Reasons you should not root your new smart phone…
Surprisingly they are a lot of guys, especially tech guys, who are crazy about rooting their phone. They might even talk you into doing one.
While it might sound as so much fun to root a phone, you have to consider the risk associated with it to be sure that you do not create future problems to yourself while having fun.
Read also: Why You Should Root Your New Android Phone
8 Reasons You Should not Root Your New Smart Phone
Here are some considerations you have to make when rooting your phone.
1. Losing Phone Warranty
The most prominent risk of rooting is that you loss the warranty on your phone.
Obviously, gaining root access isn’t something that is officially supported by manufacturers, otherwise we’d start seeing device coming already rooted straight from the factory.
As such, if you gain root access on your device, you can more than likely kiss your warranty goodbye.
If something goes wrong and the phone stop working altogether, it is a risk you’ll have to consider.
This could be a frustrating problem if it is a new phone that you have bought at an expensive price.
People with excellent development skills may restore the phones to their original state there are no guarantees that the Warranty department won’t catch on.
It’s not a guarantee that ALL warranty claims will be denied due to rooting your device, but anything having to do with the software side of things (ie: softbricking your device on accident) most likely won’t be approved.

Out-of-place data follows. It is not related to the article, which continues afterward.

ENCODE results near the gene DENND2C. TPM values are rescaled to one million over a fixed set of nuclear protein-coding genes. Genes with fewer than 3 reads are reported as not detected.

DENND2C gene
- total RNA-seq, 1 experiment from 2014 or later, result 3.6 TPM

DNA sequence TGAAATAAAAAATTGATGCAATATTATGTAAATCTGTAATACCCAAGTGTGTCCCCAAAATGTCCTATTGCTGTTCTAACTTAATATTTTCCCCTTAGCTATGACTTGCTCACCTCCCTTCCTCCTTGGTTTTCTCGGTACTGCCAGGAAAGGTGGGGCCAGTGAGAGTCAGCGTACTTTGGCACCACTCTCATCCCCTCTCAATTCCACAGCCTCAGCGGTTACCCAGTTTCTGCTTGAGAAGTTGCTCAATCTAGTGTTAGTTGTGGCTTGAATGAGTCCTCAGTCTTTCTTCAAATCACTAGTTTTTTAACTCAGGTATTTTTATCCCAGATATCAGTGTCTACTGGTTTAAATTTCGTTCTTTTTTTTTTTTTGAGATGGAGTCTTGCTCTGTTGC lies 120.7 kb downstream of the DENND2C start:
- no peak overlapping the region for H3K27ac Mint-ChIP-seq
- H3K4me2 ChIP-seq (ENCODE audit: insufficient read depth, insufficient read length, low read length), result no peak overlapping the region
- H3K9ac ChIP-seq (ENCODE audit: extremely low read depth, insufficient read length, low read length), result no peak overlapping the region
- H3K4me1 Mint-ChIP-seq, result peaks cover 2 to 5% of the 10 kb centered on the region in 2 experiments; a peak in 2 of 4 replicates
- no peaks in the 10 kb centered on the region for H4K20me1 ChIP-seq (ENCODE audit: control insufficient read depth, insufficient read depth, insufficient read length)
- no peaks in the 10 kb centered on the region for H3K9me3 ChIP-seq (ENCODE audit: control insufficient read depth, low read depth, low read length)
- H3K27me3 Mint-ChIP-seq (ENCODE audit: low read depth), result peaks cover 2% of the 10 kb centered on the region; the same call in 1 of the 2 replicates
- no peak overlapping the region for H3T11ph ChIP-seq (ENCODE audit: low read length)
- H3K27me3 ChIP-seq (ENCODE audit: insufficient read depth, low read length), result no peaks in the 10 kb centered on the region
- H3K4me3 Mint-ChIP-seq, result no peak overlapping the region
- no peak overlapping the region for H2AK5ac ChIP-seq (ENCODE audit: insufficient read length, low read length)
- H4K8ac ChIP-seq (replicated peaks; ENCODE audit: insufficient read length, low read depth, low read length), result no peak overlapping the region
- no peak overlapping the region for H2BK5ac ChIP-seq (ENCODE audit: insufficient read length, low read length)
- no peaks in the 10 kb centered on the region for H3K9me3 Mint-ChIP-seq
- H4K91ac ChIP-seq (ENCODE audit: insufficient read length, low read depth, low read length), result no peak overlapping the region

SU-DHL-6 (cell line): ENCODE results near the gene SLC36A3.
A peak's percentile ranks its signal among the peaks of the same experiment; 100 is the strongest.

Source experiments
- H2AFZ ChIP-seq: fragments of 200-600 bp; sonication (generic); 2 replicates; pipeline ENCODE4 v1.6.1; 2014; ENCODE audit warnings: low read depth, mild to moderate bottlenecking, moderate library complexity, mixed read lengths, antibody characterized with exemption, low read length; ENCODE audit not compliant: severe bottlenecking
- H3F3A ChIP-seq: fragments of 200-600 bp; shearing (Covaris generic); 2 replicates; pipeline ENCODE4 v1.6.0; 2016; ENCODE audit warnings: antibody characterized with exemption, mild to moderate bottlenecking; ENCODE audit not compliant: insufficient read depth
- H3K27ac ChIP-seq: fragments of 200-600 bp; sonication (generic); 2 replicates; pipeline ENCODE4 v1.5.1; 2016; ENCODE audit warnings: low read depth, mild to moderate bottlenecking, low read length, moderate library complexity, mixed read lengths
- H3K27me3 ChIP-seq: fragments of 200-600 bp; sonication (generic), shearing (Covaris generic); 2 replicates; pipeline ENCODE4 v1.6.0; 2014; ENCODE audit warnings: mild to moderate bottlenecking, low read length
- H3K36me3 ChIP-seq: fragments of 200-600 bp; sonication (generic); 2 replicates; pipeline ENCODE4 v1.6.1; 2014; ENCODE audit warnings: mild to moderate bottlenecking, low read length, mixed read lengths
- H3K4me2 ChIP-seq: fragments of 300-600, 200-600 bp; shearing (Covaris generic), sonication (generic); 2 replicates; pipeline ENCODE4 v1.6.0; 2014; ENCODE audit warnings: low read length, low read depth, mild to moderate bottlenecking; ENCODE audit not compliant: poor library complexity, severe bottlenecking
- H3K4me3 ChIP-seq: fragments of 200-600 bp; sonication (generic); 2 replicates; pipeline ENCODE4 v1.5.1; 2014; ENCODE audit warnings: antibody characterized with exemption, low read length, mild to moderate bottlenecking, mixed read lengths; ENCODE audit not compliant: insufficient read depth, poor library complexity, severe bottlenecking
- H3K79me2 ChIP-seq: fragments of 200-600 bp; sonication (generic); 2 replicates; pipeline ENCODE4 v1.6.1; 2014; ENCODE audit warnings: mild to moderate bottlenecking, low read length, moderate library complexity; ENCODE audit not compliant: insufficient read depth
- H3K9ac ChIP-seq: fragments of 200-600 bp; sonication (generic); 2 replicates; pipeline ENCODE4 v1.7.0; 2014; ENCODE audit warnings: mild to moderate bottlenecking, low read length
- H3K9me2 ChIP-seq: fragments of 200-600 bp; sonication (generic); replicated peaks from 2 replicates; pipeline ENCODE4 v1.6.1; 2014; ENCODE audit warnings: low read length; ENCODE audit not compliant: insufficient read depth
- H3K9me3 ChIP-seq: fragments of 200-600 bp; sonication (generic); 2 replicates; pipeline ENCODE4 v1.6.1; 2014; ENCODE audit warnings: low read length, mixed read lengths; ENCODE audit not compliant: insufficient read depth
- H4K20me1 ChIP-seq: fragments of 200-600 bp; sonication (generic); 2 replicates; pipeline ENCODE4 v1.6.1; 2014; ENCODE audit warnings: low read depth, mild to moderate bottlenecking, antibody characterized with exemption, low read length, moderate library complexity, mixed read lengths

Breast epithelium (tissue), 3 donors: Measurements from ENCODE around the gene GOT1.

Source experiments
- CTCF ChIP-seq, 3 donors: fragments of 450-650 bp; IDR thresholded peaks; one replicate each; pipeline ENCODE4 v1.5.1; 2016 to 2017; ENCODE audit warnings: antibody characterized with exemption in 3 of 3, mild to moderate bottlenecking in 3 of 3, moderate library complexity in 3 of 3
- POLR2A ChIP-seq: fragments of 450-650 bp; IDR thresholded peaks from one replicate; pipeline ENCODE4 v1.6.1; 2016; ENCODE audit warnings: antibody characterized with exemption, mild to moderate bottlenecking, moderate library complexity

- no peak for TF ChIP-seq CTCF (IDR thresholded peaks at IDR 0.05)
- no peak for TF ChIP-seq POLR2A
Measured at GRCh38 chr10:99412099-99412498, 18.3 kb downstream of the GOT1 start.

2. Malware Risk
There is also an increased chance to encounter Android malware.
Rooted phones becomes more susceptible to android malware as your custom ROM is very unlikely to be kept up-to-date with the latest Google security updates, which are released each month.
Yes, it’s true that not all manufacturers release these updates to their devices each month.
3. Unstable New Apps
The other issue with rooting comes with the required upkeep with unstable new apps. A lot of third-party ROMS may require numerous manual updates to have the device working properly.
Sometimes you run the risk that mobile apps will not work with your particular configuration, because, in general, developers are testing their apps with stable builds of Android.
For example, consider this caveat on the app Get Assistant – Root: “Warning: Nexus devices running Nougat only. By downloading, you assume responsibility for all damages that may be caused by the use of this app. Root access required.”
In general, there are far more hazards and problems associated with rooting that will outweigh any perceived benefits from rooting.
4. Android Getting Better
The major reason that rooting is no longer necessary is that Google has done a lot of work to improve Android.
First, Android isn’t ugly anymore. Once Material Design came along with Android 5.0 Lollipop, Google had a dedicated design language that gave the operating system an aesthetic that could finally rival that of iOS. No more external paint jobs were needed.
Android now elegantly does just about anything you’d want it to do. Here are 7 Things You Didn’t Know Android Phone Could Do.